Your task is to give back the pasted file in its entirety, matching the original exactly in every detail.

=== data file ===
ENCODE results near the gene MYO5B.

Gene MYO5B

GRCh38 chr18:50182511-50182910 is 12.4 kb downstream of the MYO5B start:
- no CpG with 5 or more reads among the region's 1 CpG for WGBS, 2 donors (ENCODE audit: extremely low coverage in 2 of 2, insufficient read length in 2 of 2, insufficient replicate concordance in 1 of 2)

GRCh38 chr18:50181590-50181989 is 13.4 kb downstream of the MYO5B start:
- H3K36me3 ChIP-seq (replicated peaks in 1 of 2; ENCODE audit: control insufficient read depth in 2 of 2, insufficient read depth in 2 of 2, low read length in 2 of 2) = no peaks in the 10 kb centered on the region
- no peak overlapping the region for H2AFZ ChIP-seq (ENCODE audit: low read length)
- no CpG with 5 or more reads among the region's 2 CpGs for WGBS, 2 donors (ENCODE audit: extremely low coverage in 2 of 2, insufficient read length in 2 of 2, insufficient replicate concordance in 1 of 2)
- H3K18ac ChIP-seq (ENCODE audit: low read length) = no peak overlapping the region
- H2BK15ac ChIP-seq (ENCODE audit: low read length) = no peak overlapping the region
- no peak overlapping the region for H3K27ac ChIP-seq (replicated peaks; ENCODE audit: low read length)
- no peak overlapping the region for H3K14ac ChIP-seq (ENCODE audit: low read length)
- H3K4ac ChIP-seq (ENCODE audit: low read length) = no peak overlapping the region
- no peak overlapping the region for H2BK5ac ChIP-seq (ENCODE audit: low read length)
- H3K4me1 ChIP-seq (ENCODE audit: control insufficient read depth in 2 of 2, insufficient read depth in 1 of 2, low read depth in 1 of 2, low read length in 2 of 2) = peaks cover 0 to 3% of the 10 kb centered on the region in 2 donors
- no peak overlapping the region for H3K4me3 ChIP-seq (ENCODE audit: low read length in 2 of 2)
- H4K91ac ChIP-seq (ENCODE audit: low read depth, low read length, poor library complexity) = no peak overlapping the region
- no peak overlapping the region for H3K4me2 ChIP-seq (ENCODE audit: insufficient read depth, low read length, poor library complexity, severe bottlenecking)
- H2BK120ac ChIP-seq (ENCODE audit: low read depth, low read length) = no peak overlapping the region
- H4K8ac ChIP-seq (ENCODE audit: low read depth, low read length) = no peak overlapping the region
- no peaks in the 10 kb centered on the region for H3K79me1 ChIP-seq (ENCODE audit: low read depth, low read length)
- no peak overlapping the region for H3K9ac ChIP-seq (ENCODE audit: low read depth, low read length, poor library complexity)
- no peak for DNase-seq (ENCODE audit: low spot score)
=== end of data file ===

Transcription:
ENCODE results near the gene MYO5B.

Gene MYO5B

GRCh38 chr18:50182511-50182910 is 12.4 kb downstream of the MYO5B start:
- no CpG with 5 or more reads among the region's 1 CpG for WGBS, 2 donors (ENCODE audit: extremely low coverage in 2 of 2, insufficient read length in 2 of 2, insufficient replicate concordance in 1 of 2)

GRCh38 chr18:50181590-50181989 is 13.4 kb downstream of the MYO5B start:
- H3K36me3 ChIP-seq (replicated peaks in 1 of 2; ENCODE audit: control insufficient read depth in 2 of 2, insufficient read depth in 2 of 2, low read length in 2 of 2) = no peaks in the 10 kb centered on the region
- no peak overlapping the region for H2AFZ ChIP-seq (ENCODE audit: low read length)
- no CpG with 5 or more reads among the region's 2 CpGs for WGBS, 2 donors (ENCODE audit: extremely low coverage in 2 of 2, insufficient read length in 2 of 2, insufficient replicate concordance in 1 of 2)
- H3K18ac ChIP-seq (ENCODE audit: low read length) = no peak overlapping the region
- H2BK15ac ChIP-seq (ENCODE audit: low read length) = no peak overlapping the region
- no peak overlapping the region for H3K27ac ChIP-seq (replicated peaks; ENCODE audit: low read length)
- no peak overlapping the region for H3K14ac ChIP-seq (ENCODE audit: low read length)
- H3K4ac ChIP-seq (ENCODE audit: low read length) = no peak overlapping the region
- no peak overlapping the region for H2BK5ac ChIP-seq (ENCODE audit: low read length)
- H3K4me1 ChIP-seq (ENCODE audit: control insufficient read depth in 2 of 2, insufficient read depth in 1 of 2, low read depth in 1 of 2, low read length in 2 of 2) = peaks cover 0 to 3% of the 10 kb centered on the region in 2 donors
- no peak overlapping the region for H3K4me3 ChIP-seq (ENCODE audit: low read length in 2 of 2)
- H4K91ac ChIP-seq (ENCODE audit: low read depth, low read length, poor library complexity) = no peak overlapping the region
- no peak overlapping the region for H3K4me2 ChIP-seq (ENCODE audit: insufficient read depth, low read length, poor library complexity, severe bottlenecking)
- H2BK120ac ChIP-seq (ENCODE audit: low read depth, low read length) = no peak overlapping the region
- H4K8ac ChIP-seq (ENCODE audit: low read depth, low read length) = no peak overlapping the region
- no peaks in the 10 kb centered on the region for H3K79me1 ChIP-seq (ENCODE audit: low read depth, low read length)
- no peak overlapping the region for H3K9ac ChIP-seq (ENCODE audit: low read depth, low read length, poor library complexity)
- no peak for DNase-seq (ENCODE audit: low spot score)